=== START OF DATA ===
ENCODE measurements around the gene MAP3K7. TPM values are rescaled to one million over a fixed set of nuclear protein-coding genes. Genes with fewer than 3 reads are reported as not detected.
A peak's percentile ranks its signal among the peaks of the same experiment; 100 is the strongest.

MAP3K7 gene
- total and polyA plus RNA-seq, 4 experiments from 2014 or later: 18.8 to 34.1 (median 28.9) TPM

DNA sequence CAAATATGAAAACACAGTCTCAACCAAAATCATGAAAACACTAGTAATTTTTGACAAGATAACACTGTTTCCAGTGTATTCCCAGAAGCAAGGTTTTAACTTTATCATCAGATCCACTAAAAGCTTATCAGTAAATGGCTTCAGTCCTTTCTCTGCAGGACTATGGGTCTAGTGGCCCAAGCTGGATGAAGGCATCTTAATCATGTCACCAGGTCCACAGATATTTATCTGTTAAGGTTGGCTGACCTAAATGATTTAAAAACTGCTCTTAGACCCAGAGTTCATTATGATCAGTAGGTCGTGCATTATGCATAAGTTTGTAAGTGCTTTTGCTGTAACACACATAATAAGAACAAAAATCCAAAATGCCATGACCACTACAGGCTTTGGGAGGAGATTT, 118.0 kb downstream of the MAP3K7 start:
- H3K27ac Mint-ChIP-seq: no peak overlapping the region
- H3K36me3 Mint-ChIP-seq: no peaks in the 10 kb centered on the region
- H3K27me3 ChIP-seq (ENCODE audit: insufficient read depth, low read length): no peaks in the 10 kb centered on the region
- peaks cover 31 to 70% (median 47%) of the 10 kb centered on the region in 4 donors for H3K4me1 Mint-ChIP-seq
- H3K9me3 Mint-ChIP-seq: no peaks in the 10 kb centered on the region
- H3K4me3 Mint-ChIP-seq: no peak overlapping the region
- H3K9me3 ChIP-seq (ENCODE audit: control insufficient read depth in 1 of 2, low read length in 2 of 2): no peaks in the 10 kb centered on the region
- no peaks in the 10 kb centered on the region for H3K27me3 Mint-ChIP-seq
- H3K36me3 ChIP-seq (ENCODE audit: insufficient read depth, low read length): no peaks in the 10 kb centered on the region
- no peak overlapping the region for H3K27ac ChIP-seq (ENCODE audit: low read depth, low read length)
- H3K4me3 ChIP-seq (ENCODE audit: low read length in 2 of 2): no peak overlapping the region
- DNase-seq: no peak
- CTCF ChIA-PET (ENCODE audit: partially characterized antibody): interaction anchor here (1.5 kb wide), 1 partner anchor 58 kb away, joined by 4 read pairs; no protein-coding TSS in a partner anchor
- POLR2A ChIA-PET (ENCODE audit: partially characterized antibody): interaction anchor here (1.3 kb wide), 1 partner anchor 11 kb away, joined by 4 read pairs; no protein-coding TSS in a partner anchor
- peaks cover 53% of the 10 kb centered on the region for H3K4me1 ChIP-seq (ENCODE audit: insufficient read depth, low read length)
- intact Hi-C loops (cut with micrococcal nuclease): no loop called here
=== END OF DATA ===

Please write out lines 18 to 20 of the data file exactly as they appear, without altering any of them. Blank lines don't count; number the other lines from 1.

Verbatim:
- CTCF ChIA-PET (ENCODE audit: partially characterized antibody): interaction anchor here (1.5 kb wide), 1 partner anchor 58 kb away, joined by 4 read pairs; no protein-coding TSS in a partner anchor
- POLR2A ChIA-PET (ENCODE audit: partially characterized antibody): interaction anchor here (1.3 kb wide), 1 partner anchor 11 kb away, joined by 4 read pairs; no protein-coding TSS in a partner anchor
- peaks cover 53% of the 10 kb centered on the region for H3K4me1 ChIP-seq (ENCODE audit: insufficient read depth, low read length)